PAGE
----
Out of the many times that Jesus miraculously multiplied loaves of bread, it’s in the sixth chapter of John that this miracle most powerfully moves us to hope for Heaven. After Jesus multiplied the loaves and the fish, “when [the disciples] had eaten their fill,” the people responded by saying, “ ‘This is indeed the prophet who is to come into the world.’ Perceiving then that they were about… by force to make Him [their] king, Jesus withdrew again to the hills”. The next day, when the people found Jesus, He said to them, “ ‘Truly, truly, I say to you, you seek me, not because you saw signs, but because you ate your fill of the loaves. Do not labor for the food which perishes, but for the food which endures to eternal life’ ”. Jesus multiplying the loaves was not about eradicating physical hunger on earth. This miracle is about Jesus offering Himself as a way to recognize and satisfy the spiritual hunger we have for Heaven.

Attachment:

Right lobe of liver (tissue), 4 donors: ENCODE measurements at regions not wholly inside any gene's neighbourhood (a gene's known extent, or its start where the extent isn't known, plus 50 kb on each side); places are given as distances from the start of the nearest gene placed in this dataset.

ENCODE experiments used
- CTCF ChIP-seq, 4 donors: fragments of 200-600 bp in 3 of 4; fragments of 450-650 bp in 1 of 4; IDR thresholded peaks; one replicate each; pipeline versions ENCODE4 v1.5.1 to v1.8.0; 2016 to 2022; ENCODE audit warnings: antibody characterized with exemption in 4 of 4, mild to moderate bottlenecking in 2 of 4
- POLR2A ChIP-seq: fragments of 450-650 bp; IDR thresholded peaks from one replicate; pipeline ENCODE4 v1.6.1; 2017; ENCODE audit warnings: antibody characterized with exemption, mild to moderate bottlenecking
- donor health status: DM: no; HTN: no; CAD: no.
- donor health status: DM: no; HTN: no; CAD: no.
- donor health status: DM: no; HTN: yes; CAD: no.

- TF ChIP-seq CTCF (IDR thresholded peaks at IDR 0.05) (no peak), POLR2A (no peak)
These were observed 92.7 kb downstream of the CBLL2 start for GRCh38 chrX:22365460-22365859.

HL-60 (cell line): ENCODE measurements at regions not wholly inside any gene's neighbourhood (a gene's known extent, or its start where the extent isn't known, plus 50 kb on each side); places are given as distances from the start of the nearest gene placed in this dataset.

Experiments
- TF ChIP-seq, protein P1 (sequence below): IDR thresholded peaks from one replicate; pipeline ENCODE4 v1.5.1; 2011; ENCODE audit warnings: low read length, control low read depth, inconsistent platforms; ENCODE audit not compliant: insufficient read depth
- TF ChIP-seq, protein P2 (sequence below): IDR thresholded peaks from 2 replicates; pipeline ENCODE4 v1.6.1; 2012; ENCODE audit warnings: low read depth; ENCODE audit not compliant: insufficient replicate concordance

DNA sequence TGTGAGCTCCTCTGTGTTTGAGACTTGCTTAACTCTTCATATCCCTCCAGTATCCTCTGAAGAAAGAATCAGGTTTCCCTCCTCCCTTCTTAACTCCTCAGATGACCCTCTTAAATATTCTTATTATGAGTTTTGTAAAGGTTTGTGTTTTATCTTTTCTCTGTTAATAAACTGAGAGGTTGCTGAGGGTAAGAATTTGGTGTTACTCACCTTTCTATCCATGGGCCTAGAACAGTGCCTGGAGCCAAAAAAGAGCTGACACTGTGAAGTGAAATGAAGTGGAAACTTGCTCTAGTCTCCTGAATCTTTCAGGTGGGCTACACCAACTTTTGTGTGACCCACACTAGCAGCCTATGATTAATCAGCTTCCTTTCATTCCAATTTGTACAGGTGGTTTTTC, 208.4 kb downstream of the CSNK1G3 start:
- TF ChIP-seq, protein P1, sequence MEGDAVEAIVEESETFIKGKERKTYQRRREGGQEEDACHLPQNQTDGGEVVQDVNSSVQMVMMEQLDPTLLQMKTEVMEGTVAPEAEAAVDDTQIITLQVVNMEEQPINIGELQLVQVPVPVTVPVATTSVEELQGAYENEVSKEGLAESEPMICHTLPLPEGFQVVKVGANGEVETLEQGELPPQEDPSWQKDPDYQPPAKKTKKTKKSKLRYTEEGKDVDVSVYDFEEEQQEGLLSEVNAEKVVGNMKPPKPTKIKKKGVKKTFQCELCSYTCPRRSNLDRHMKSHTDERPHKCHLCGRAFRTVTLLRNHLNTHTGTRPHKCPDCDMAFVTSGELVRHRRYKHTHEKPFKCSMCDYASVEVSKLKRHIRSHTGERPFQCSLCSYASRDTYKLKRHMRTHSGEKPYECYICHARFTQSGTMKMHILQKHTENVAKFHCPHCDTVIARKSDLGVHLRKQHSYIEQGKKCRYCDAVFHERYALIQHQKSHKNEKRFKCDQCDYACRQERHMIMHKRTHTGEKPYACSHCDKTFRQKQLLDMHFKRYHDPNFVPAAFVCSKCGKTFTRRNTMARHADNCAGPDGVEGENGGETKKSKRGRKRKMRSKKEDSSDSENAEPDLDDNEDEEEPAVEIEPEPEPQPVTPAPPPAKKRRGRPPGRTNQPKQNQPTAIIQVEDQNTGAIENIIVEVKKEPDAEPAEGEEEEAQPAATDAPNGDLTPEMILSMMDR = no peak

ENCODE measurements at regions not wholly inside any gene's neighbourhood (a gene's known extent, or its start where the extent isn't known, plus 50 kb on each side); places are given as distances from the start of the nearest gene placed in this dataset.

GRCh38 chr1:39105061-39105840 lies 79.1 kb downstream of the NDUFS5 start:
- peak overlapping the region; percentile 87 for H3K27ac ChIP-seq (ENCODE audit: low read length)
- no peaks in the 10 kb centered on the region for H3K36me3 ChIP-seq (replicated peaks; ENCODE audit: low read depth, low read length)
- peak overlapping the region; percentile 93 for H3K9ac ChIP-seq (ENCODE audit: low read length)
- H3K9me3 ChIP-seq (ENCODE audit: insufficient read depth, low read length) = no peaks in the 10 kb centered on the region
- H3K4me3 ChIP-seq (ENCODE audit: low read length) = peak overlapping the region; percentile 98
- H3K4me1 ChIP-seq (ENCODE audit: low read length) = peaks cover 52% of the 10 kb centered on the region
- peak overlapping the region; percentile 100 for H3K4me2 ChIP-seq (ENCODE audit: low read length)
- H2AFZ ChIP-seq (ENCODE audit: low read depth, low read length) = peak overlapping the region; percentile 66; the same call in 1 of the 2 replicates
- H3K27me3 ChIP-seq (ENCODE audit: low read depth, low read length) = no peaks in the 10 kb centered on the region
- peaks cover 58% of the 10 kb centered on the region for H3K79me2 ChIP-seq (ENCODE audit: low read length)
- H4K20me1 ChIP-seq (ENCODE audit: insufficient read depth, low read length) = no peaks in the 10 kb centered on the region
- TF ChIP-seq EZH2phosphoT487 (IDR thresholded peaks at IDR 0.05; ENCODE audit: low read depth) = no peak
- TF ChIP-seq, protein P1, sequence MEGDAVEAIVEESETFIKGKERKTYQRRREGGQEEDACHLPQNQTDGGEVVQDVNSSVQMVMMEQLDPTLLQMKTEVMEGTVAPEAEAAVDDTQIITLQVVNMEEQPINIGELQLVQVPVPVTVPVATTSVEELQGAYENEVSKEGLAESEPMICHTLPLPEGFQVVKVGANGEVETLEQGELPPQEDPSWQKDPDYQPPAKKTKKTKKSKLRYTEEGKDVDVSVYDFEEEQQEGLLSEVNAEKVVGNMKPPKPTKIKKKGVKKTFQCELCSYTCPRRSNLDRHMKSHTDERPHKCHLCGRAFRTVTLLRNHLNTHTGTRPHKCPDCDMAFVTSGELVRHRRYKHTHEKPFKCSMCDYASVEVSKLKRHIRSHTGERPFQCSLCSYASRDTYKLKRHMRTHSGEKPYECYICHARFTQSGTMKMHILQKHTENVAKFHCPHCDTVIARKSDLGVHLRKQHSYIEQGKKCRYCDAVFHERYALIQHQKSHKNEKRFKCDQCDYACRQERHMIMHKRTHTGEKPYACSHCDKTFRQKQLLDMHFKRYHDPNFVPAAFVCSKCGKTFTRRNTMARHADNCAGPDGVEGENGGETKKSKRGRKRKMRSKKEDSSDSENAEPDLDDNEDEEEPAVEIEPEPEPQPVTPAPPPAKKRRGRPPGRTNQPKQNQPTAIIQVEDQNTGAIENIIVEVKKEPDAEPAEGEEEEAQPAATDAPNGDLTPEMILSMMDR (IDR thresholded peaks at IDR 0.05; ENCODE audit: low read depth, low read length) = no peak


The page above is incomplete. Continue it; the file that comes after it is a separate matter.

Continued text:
If Jesus had remained until this day on earth, it would be more tempting for people to see Jesus as an earthly Messiah, as many of His apostles did right up through Holy Week. His miracles—such as the healing of the sick, the raising of the dead, and satisfying physical hunger—would be more likely perceived as ends in themselves, rather than as signposts by which Jesus raises our eyes to Heaven. His Ascension, then, raises our eyes as we follow Him, and increases in us the virtue of hope: that where He has gone, we may follow.